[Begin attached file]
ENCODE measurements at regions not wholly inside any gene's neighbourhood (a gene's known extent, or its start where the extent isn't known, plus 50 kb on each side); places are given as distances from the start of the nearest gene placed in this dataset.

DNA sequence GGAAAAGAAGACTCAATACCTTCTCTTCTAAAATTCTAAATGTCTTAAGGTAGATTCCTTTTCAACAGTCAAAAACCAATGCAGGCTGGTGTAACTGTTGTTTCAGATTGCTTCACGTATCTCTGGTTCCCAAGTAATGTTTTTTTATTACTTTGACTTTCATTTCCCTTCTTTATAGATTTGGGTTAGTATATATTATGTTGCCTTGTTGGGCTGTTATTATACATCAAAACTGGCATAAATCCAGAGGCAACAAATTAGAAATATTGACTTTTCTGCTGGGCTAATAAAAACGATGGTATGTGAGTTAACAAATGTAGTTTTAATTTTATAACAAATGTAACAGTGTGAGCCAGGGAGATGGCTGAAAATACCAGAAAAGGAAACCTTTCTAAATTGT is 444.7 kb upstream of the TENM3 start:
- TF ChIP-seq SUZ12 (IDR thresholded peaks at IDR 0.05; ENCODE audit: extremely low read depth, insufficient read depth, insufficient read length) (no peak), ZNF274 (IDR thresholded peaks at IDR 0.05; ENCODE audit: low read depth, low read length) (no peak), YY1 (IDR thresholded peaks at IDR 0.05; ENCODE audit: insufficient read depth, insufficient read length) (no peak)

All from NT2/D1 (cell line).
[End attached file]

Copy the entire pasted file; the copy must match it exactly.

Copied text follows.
ENCODE measurements at regions not wholly inside any gene's neighbourhood (a gene's known extent, or its start where the extent isn't known, plus 50 kb on each side); places are given as distances from the start of the nearest gene placed in this dataset.

DNA sequence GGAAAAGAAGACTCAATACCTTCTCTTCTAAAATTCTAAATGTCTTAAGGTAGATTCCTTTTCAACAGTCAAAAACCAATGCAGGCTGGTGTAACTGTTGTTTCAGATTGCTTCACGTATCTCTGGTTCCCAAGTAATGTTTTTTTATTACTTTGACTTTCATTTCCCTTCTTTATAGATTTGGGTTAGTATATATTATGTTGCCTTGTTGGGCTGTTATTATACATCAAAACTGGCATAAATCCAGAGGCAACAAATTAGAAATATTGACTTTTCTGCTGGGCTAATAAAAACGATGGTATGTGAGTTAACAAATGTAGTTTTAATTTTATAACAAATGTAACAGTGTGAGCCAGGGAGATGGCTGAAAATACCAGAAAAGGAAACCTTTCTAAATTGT is 444.7 kb upstream of the TENM3 start:
- TF ChIP-seq SUZ12 (IDR thresholded peaks at IDR 0.05; ENCODE audit: extremely low read depth, insufficient read depth, insufficient read length) (no peak), ZNF274 (IDR thresholded peaks at IDR 0.05; ENCODE audit: low read depth, low read length) (no peak), YY1 (IDR thresholded peaks at IDR 0.05; ENCODE audit: insufficient read depth, insufficient read length) (no peak)

All from NT2/D1 (cell line).